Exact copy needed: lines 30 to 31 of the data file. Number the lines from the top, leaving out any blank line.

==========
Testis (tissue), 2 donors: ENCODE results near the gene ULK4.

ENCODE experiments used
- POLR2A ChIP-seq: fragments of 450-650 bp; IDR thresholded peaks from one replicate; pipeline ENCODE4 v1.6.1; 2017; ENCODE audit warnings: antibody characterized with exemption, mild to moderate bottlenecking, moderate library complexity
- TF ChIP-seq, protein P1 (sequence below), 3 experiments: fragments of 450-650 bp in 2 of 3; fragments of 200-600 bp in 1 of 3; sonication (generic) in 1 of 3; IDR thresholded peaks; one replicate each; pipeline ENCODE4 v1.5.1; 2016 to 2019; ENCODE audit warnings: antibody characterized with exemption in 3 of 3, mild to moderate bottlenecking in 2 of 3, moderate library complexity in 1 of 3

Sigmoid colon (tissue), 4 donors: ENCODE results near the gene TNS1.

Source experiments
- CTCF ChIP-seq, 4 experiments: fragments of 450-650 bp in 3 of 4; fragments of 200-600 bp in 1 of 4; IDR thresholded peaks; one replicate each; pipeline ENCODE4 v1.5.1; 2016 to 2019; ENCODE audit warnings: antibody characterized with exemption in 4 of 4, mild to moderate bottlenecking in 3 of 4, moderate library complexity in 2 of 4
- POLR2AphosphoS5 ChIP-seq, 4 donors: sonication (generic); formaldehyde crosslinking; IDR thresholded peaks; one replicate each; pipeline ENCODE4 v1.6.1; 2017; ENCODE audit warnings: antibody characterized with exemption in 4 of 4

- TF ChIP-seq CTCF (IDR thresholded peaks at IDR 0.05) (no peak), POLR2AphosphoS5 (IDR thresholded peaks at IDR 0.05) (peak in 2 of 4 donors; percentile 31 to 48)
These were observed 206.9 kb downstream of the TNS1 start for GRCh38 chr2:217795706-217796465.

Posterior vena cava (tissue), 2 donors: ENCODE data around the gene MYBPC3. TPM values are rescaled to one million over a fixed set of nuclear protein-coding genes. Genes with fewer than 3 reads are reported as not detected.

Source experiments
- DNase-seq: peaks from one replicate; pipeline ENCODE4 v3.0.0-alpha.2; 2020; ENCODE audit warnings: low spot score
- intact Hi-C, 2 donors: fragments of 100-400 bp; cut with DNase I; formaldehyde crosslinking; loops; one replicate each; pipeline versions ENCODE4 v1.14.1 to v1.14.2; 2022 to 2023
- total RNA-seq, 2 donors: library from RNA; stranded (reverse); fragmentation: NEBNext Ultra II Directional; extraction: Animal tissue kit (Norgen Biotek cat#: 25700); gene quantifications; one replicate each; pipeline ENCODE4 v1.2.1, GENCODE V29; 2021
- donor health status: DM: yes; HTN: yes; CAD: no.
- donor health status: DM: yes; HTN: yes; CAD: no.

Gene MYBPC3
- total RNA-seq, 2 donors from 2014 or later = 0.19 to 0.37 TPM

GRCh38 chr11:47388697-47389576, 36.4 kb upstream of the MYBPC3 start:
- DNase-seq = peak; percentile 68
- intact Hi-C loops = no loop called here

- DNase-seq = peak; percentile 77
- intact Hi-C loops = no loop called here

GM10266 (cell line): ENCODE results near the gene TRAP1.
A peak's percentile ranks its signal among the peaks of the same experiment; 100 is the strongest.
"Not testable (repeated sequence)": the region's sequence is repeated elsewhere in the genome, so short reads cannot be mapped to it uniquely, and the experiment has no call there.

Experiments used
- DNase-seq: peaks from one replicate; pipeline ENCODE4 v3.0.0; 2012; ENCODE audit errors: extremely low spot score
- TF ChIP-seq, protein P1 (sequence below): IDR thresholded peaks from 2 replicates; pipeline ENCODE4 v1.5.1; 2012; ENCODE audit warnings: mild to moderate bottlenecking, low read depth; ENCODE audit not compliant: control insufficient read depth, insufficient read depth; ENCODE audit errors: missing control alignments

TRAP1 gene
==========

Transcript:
- TF ChIP-seq, protein P1 (sequence below): IDR thresholded peaks from 2 replicates; pipeline ENCODE4 v1.5.1; 2012; ENCODE audit warnings: mild to moderate bottlenecking, low read depth; ENCODE audit not compliant: control insufficient read depth, insufficient read depth; ENCODE audit errors: missing control alignments

TRAP1 gene